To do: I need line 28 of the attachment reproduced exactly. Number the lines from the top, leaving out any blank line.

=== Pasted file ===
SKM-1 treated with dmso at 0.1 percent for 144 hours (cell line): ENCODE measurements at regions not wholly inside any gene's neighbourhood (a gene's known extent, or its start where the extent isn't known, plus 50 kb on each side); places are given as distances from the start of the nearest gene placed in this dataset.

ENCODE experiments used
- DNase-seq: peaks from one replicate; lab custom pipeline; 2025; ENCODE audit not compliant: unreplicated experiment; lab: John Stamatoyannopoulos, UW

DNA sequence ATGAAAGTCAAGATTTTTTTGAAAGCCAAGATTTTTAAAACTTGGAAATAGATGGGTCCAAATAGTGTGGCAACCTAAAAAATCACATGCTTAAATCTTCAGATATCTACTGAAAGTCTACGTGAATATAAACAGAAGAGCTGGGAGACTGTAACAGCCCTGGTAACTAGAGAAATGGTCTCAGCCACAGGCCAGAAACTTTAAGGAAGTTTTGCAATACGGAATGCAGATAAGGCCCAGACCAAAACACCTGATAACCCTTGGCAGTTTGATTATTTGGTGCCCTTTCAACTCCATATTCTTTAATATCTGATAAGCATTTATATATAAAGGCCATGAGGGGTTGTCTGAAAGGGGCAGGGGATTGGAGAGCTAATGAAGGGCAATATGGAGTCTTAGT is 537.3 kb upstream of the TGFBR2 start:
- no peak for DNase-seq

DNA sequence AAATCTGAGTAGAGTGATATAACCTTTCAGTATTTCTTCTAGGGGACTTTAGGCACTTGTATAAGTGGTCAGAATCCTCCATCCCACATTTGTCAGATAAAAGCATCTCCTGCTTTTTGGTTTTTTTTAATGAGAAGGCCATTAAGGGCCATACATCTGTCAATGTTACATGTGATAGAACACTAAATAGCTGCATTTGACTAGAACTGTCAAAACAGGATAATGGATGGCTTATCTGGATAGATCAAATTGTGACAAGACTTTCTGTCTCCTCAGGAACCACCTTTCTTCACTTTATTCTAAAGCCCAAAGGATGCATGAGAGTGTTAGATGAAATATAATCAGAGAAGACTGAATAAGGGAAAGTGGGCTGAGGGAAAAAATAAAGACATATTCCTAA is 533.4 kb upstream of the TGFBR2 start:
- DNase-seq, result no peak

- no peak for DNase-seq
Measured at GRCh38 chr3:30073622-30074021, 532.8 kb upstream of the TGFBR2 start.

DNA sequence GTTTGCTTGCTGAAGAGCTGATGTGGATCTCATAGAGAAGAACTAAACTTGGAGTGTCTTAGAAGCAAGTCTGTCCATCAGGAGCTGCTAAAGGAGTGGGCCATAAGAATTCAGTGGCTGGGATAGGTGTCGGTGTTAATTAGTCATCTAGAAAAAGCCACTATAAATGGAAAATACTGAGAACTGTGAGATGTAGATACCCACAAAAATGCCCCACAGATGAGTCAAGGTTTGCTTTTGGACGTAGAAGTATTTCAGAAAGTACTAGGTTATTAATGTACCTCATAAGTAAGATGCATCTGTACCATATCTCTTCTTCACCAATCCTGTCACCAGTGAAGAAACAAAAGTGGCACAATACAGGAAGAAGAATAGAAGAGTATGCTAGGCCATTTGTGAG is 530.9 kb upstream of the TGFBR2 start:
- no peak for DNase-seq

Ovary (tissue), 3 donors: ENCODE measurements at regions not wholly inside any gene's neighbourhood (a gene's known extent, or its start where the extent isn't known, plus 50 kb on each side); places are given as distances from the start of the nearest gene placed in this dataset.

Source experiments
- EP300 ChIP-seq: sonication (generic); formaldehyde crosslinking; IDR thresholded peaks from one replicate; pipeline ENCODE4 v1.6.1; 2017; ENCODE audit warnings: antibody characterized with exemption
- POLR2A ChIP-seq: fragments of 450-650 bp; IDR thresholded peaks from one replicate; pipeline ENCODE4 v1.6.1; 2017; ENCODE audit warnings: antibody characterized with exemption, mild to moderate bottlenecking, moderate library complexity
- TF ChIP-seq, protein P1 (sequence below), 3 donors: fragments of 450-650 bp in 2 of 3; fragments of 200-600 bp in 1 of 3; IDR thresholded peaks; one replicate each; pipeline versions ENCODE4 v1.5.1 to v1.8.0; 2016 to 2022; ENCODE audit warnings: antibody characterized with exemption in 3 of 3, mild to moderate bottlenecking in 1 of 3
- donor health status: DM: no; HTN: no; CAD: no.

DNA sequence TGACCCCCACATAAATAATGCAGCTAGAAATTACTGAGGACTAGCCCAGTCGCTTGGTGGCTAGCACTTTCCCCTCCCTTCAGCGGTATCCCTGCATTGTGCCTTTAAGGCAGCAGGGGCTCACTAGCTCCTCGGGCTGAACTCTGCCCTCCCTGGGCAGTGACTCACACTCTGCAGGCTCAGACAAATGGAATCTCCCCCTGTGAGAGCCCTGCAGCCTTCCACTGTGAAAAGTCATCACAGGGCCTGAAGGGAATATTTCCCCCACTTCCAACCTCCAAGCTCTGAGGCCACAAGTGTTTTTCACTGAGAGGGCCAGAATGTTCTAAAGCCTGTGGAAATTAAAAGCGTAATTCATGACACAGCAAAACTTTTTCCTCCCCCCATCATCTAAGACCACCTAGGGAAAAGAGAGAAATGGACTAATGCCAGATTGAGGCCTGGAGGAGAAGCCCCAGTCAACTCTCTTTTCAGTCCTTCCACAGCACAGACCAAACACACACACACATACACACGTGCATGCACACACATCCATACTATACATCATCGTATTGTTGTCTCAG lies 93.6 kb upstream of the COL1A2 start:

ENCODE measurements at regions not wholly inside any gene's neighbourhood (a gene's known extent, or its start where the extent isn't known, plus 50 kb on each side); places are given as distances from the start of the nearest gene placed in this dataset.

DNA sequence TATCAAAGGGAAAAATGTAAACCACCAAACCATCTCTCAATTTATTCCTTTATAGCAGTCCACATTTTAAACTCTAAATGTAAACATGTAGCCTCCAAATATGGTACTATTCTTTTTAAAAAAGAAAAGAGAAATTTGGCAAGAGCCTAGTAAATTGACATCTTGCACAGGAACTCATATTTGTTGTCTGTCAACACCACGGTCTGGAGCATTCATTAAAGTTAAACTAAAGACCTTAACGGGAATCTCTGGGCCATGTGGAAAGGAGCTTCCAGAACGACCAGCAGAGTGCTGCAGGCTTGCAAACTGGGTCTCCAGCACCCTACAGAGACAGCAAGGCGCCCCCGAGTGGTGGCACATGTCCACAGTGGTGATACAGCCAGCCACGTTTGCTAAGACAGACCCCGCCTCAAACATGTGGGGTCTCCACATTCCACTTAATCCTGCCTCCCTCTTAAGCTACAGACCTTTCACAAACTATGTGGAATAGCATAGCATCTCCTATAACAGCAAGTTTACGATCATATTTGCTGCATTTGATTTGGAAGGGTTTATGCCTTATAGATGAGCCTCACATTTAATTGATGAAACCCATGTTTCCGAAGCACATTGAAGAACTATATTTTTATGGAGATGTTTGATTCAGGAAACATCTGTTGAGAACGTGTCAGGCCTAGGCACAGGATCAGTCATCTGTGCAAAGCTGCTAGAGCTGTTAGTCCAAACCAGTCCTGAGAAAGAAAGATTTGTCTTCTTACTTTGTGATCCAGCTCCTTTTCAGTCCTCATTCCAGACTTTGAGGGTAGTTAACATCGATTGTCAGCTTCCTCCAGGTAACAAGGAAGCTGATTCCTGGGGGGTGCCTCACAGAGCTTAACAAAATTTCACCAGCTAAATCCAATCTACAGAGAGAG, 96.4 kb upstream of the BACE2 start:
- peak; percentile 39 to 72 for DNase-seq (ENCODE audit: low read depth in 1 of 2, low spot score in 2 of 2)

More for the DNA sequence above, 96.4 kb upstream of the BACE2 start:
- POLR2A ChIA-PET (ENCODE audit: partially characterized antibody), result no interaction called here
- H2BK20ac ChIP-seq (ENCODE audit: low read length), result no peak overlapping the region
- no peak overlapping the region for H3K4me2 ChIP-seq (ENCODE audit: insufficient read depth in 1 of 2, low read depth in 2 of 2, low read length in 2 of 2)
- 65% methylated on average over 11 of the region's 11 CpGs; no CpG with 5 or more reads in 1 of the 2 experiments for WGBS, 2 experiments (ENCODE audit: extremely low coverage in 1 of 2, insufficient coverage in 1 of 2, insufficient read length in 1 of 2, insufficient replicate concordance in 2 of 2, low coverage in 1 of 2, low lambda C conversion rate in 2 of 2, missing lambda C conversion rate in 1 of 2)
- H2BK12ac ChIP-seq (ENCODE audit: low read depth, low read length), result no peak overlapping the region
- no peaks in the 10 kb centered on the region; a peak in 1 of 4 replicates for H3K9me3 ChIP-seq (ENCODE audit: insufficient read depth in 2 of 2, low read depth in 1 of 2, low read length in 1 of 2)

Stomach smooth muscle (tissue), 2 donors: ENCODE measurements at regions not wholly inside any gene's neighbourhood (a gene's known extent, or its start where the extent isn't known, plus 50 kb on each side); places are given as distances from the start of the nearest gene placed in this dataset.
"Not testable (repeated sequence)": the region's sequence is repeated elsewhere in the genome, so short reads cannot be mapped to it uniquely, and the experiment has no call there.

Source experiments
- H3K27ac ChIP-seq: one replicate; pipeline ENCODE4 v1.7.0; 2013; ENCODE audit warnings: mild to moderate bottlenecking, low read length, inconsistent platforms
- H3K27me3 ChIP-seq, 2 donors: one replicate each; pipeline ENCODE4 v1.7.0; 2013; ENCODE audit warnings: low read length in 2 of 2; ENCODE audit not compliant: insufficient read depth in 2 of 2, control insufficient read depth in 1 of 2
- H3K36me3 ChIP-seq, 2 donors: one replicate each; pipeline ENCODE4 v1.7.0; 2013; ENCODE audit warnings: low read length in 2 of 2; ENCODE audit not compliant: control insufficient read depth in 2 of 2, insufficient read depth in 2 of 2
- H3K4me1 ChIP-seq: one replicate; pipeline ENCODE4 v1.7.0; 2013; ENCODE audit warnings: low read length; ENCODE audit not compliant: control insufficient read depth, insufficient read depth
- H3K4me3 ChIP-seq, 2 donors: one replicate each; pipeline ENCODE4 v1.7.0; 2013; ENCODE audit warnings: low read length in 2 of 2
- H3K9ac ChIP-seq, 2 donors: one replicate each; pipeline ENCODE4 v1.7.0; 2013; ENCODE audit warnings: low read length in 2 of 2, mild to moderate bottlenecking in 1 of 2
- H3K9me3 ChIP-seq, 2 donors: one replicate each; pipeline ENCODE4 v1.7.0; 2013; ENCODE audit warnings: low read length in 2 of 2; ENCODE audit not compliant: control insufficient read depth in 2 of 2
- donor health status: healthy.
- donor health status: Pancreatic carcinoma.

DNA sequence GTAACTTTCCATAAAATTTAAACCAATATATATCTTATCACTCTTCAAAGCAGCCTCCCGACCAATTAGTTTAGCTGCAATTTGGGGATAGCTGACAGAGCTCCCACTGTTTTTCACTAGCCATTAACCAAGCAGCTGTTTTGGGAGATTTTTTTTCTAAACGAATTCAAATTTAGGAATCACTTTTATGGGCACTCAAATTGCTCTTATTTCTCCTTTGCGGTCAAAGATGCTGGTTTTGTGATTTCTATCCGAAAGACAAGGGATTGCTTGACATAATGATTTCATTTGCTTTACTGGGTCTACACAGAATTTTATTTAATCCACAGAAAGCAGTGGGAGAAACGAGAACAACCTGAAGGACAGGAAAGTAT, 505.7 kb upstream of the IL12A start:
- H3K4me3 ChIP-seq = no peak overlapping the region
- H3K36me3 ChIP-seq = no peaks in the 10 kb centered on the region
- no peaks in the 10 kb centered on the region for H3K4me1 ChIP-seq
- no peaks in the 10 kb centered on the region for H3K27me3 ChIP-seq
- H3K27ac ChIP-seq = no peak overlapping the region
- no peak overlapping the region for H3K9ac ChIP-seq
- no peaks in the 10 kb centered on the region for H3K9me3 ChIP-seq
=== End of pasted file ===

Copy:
- no peaks in the 10 kb centered on the region; a peak in 1 of 4 replicates for H3K9me3 ChIP-seq (ENCODE audit: insufficient read depth in 2 of 2, low read depth in 1 of 2, low read length in 1 of 2)